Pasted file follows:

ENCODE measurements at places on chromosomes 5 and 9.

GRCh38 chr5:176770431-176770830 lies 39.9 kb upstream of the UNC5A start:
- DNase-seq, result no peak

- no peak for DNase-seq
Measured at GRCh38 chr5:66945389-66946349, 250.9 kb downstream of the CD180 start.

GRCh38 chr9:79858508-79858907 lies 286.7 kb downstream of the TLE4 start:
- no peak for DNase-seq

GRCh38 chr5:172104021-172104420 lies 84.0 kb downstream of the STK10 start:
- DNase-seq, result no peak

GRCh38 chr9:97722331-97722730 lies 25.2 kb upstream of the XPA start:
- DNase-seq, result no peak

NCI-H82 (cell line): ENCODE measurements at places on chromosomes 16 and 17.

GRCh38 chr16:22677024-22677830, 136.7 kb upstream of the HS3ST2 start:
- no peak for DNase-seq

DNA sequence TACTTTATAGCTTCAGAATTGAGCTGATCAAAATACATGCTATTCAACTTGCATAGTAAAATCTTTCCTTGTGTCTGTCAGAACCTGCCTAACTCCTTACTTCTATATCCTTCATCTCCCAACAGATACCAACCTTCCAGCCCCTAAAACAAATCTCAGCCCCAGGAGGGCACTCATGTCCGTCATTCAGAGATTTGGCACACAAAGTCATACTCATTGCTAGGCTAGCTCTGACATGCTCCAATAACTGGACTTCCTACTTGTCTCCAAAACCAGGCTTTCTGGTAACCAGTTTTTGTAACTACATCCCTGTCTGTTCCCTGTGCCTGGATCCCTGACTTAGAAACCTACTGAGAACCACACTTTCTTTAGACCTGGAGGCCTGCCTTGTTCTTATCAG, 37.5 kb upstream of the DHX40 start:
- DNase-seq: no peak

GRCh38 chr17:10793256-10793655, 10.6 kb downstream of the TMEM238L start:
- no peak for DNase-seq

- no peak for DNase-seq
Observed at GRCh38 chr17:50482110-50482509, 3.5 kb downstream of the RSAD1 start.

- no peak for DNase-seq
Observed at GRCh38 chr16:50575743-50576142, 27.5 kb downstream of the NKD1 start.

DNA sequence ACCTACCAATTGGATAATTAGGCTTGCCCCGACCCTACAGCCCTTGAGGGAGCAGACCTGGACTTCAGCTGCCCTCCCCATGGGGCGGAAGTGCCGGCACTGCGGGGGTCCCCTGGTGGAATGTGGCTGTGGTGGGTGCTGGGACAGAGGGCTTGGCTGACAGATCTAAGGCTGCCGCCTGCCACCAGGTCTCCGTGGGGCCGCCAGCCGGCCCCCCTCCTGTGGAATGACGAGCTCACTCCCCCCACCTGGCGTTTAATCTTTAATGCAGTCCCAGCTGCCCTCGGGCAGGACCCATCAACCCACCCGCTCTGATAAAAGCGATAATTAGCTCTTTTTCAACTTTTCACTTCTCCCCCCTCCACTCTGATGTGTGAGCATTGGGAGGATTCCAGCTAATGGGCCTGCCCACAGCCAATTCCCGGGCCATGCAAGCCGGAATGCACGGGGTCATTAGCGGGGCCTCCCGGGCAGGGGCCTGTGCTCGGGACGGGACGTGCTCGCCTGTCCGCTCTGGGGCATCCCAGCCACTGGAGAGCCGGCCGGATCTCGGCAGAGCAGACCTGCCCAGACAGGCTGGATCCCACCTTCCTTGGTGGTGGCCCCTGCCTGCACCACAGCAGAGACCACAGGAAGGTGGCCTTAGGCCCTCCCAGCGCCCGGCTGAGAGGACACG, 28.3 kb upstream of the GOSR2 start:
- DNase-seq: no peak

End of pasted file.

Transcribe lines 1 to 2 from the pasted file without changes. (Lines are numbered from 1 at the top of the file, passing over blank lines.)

ENCODE measurements at places on chromosomes 5 and 9.

GRCh38 chr5:176770431-176770830 lies 39.9 kb upstream of the UNC5A start: